THE PROPOSITION THAT human activities are drawing the Earth to its climate-derived apocalypse was already an old idea when I first encountered it thirty years ago. Long before the topic of global warming was cornered by Al Gore, two acquaintances of mine – Brian J. Walsh and J. Richard Middleton – in 1984 published a book entitled The Transforming Vision: Shaping a Christian World View. Their Toronto-based publisher, IVP, describes this now three-decades-old book as follows:
Science, technology and economic growth motivate our society. Each is carried on with little regard for Christian concerns. Brian Walsh and Richard Middleton yearn for change. They long to see Christianity penetrate the structures of society, reforming and remolding our culture. From scholarship in the universities to politics, business and family life, the Christian vision can transform our world. To stimulate such change the authors analyze our troubled age, show us how it got that way and suggest a solution. Their clear presentation of a Christian world view forms the basis of their hope.
This description, heavily inflected as it is with mention of Christianity, would lead most to expect a Fox News approach to the subject. The lecture I attended around that time however was precisely in the Al Gore mold – or is it not more fair to say Gore is in the Middleton/Walsh mold? It was, as I already have stated, apocalyptic. Indeed, even terrifying. And by 1984 there were already those who were saying it was probably too late to steer the new course, and that preparing for the worst was the best one could do.
In Christian circles one may become almost comfortable with the prospect of apocalypse, weather derived or otherwise. It is an uncontroversial tenet of most religions that the world will end, and in a very nasty and dramatic manner. There is also nothing especially challenging, for Christians, in the idea that human beings will be at fault for the mess, and that their greed and arrogance and shortsightedness – in short, their “fallen” nature – will lead the way into it. We arrived at the climate change conversation with the following simple assertions:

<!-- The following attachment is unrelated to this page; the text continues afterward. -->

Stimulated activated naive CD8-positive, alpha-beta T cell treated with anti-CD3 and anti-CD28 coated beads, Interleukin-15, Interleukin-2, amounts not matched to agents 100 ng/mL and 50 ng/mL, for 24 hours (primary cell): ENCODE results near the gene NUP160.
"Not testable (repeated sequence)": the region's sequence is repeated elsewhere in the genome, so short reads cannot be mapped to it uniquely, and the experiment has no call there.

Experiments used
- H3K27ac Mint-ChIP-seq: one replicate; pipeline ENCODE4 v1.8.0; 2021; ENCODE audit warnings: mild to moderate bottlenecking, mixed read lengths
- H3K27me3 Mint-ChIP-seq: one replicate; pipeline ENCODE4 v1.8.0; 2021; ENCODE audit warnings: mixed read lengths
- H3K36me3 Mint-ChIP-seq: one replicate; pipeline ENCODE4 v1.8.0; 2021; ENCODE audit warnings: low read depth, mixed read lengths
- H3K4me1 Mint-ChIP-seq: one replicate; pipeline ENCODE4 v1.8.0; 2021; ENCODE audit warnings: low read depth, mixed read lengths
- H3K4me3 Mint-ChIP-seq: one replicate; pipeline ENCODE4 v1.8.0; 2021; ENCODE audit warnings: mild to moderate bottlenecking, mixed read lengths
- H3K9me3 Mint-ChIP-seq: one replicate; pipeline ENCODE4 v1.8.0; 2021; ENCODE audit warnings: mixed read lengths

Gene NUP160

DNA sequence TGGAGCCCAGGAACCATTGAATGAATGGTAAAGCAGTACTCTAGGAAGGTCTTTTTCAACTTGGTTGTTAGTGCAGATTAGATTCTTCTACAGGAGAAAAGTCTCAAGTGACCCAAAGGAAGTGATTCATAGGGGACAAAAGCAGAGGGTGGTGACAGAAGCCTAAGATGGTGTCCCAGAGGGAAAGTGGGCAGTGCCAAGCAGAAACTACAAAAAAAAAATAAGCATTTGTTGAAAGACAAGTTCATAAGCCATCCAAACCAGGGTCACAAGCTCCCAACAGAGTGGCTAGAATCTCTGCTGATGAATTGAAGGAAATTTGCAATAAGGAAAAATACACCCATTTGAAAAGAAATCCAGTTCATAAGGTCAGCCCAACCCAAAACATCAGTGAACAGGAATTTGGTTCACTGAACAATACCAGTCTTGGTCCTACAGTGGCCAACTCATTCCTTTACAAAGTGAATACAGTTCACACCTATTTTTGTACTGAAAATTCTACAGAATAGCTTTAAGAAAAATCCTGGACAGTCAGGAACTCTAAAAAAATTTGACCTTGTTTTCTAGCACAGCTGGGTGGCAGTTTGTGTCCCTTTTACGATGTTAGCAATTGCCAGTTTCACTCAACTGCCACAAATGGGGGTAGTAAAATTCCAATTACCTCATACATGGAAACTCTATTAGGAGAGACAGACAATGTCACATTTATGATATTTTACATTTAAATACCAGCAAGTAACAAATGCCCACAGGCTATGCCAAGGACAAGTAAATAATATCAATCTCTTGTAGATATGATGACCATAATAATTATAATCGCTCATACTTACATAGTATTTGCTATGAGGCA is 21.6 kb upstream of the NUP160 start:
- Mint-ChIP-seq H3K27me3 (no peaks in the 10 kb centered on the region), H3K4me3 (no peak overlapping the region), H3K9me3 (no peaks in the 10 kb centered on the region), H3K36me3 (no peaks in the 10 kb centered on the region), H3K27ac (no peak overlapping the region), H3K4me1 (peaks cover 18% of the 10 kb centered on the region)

- for the past 150 years, the Earth’s climate has been undergoing dramatic change, as median average annual temperatures rise decade upon decade
- this climate change correlates with observable, measurable and rising CO2 (greenhouse gas) levels in the planet’s atmosphere
- unchecked, the present course will lead to catastrophe, as ecosystems become increasingly volatile and the delicate balance of life is disrupted
- swift and decisive action is required to avoid global disaster: the doctrines of limitless and unceasing economic growth and of boundless resource exploitation are dangerous and immoral, and must be exchanged for sustainable alternatives immediately.
Something very much like this, as I recall, was the message in 1984, and it remains the message in 2014. Notice that points one and two are properly scientific, and that it is possible to have a data-driven conversation about them, whereas the points three and four are conjectures and therefore matters of personal judgement. Until recently it was possible to question the changing of our climate, and even when this approach became less credible one could claim that the climate is always changing and that it would be doing so even if no human beings were living on the planet. From this it would follow that human beings are probably not at fault, or not mostly at fault, and that business may happily carry on as usual.